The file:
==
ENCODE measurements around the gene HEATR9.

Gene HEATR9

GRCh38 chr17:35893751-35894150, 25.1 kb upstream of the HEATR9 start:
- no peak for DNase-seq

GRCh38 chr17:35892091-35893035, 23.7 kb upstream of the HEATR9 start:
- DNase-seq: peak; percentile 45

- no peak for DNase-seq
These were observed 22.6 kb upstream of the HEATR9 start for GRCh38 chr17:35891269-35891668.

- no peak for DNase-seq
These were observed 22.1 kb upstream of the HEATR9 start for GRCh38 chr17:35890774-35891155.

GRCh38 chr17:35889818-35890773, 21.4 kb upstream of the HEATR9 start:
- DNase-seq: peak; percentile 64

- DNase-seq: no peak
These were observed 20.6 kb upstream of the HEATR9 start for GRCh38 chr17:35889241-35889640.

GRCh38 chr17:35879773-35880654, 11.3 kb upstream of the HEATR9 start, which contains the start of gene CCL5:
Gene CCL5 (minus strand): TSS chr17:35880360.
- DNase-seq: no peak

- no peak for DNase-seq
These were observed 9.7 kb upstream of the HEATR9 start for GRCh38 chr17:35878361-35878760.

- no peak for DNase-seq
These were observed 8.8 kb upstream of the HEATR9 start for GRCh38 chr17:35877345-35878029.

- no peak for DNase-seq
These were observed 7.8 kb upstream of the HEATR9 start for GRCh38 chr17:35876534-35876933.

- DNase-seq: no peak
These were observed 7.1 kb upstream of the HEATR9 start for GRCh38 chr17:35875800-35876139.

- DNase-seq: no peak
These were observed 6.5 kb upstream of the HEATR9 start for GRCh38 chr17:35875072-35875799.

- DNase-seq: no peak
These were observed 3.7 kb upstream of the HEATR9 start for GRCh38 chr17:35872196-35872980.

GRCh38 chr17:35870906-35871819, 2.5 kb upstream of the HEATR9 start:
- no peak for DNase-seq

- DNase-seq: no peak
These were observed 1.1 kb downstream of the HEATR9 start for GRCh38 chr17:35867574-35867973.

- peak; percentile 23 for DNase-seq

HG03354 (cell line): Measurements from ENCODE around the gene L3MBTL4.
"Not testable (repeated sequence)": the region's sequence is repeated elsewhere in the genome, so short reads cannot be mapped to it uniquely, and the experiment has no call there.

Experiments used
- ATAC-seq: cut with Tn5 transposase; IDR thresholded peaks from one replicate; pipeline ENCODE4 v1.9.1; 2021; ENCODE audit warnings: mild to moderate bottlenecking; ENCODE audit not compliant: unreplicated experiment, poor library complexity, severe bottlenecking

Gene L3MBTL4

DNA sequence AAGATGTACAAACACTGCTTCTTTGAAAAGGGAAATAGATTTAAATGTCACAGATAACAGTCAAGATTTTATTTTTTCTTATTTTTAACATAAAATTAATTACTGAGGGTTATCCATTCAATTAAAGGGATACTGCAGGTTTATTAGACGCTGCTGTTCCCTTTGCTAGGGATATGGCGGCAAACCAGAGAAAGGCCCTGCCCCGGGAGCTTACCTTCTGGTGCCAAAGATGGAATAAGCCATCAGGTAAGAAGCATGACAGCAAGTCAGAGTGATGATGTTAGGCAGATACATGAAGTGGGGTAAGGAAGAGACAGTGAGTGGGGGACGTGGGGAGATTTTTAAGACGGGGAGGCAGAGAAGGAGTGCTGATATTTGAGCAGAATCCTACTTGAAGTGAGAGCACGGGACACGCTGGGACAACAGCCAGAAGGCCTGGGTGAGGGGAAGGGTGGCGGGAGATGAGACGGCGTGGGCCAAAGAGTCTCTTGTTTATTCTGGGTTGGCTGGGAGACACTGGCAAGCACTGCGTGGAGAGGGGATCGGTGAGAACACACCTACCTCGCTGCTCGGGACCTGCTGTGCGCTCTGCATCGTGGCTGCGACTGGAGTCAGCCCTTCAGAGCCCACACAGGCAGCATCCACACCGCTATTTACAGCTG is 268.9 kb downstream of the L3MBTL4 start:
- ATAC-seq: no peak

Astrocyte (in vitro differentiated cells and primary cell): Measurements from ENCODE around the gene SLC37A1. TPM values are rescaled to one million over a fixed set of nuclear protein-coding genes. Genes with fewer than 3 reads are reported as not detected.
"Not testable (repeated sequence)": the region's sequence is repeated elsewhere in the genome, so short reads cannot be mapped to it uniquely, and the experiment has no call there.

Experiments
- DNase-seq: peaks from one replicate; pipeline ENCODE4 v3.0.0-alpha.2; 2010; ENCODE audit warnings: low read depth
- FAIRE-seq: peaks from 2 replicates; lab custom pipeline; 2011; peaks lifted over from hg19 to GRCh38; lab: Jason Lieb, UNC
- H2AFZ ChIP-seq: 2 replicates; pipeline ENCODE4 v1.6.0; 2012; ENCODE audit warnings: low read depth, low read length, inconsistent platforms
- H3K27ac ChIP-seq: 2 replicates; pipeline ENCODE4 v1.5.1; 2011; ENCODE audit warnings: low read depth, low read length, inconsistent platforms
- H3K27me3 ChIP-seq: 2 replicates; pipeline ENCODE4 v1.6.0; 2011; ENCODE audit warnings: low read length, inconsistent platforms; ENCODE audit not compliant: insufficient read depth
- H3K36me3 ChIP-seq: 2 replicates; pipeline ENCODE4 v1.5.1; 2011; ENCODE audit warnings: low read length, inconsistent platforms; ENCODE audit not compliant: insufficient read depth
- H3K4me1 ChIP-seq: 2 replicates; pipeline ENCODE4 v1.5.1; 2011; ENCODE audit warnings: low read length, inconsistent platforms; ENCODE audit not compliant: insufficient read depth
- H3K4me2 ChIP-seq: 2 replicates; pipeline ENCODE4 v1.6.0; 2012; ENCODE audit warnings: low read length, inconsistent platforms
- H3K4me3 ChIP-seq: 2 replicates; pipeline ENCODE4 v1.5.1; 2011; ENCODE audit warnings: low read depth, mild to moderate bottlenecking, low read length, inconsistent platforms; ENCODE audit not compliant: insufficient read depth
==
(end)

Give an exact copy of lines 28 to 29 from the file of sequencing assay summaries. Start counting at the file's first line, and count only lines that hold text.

- DNase-seq: no peak
These were observed 3.7 kb upstream of the HEATR9 start for GRCh38 chr17:35872196-35872980.